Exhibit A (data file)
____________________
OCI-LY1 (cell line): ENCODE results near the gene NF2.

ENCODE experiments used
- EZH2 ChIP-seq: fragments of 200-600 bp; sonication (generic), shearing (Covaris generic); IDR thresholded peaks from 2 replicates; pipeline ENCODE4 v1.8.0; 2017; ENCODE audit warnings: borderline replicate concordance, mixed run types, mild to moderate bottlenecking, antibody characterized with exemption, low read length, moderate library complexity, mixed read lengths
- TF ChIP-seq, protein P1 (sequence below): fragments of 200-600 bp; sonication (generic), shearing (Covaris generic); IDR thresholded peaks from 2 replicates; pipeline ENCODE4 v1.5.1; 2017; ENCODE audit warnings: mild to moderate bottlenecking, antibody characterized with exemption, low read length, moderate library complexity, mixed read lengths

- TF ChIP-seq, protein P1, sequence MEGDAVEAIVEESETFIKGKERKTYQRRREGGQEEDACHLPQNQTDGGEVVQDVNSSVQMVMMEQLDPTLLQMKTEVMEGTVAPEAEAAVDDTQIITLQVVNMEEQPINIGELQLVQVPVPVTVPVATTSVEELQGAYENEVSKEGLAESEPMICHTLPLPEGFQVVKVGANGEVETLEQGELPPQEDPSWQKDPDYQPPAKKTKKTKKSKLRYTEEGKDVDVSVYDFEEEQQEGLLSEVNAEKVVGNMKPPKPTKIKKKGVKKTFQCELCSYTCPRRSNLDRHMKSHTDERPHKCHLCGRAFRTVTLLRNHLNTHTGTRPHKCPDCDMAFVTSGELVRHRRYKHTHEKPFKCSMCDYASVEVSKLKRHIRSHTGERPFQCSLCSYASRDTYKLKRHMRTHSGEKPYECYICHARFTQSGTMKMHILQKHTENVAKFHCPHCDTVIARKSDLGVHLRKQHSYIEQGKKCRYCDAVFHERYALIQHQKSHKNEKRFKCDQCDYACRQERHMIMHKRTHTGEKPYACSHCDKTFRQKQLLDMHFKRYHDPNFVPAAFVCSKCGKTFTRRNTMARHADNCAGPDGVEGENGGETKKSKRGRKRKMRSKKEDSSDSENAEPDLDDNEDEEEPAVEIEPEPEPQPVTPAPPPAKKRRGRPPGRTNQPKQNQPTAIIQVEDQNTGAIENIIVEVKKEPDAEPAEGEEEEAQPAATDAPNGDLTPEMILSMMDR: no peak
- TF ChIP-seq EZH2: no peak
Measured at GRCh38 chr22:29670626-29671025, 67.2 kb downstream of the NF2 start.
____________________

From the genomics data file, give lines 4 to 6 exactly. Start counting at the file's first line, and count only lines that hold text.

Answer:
- TF ChIP-seq, protein P1 (sequence below): fragments of 200-600 bp; sonication (generic), shearing (Covaris generic); IDR thresholded peaks from 2 replicates; pipeline ENCODE4 v1.5.1; 2017; ENCODE audit warnings: mild to moderate bottlenecking, antibody characterized with exemption, low read length, moderate library complexity, mixed read lengths

- TF ChIP-seq, protein P1, sequence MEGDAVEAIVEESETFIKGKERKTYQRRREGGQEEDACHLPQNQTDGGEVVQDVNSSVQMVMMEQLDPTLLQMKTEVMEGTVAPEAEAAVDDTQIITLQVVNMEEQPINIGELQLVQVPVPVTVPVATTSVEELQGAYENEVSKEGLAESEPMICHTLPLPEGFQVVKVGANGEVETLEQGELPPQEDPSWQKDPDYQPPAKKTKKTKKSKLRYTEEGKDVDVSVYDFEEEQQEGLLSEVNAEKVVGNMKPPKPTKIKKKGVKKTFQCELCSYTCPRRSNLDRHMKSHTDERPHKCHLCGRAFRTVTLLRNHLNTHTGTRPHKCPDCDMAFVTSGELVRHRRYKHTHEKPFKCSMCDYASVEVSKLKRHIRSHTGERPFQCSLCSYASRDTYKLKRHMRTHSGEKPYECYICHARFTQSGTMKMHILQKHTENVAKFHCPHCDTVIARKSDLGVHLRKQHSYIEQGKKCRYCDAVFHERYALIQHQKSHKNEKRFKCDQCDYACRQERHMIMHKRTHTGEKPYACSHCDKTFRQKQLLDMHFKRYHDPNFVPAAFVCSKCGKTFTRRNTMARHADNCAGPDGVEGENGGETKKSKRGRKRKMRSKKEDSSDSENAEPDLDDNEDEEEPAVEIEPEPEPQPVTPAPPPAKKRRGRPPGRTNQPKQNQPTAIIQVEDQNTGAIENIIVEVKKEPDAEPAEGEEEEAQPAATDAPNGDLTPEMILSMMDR: no peak
- TF ChIP-seq EZH2: no peak